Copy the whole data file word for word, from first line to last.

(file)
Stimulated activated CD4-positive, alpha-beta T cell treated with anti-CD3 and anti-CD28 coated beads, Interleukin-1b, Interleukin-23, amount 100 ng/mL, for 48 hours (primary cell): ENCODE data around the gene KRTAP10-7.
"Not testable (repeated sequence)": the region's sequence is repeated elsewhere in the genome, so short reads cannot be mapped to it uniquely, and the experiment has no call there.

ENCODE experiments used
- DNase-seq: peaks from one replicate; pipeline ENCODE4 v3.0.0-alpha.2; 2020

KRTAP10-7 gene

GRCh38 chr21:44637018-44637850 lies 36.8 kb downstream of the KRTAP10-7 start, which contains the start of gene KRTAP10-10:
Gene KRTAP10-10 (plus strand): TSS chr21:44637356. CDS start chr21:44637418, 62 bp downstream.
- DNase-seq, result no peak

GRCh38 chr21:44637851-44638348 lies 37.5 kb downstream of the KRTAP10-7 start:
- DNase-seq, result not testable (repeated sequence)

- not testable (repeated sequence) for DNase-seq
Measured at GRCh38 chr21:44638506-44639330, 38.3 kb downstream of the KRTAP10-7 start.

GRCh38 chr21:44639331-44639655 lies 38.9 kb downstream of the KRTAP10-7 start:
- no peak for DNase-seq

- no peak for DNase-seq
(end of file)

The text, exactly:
Stimulated activated CD4-positive, alpha-beta T cell treated with anti-CD3 and anti-CD28 coated beads, Interleukin-1b, Interleukin-23, amount 100 ng/mL, for 48 hours (primary cell): ENCODE data around the gene KRTAP10-7.
"Not testable (repeated sequence)": the region's sequence is repeated elsewhere in the genome, so short reads cannot be mapped to it uniquely, and the experiment has no call there.

ENCODE experiments used
- DNase-seq: peaks from one replicate; pipeline ENCODE4 v3.0.0-alpha.2; 2020

KRTAP10-7 gene

GRCh38 chr21:44637018-44637850 lies 36.8 kb downstream of the KRTAP10-7 start, which contains the start of gene KRTAP10-10:
Gene KRTAP10-10 (plus strand): TSS chr21:44637356. CDS start chr21:44637418, 62 bp downstream.
- DNase-seq, result no peak

GRCh38 chr21:44637851-44638348 lies 37.5 kb downstream of the KRTAP10-7 start:
- DNase-seq, result not testable (repeated sequence)

- not testable (repeated sequence) for DNase-seq
Measured at GRCh38 chr21:44638506-44639330, 38.3 kb downstream of the KRTAP10-7 start.

GRCh38 chr21:44639331-44639655 lies 38.9 kb downstream of the KRTAP10-7 start:
- no peak for DNase-seq

- no peak for DNase-seq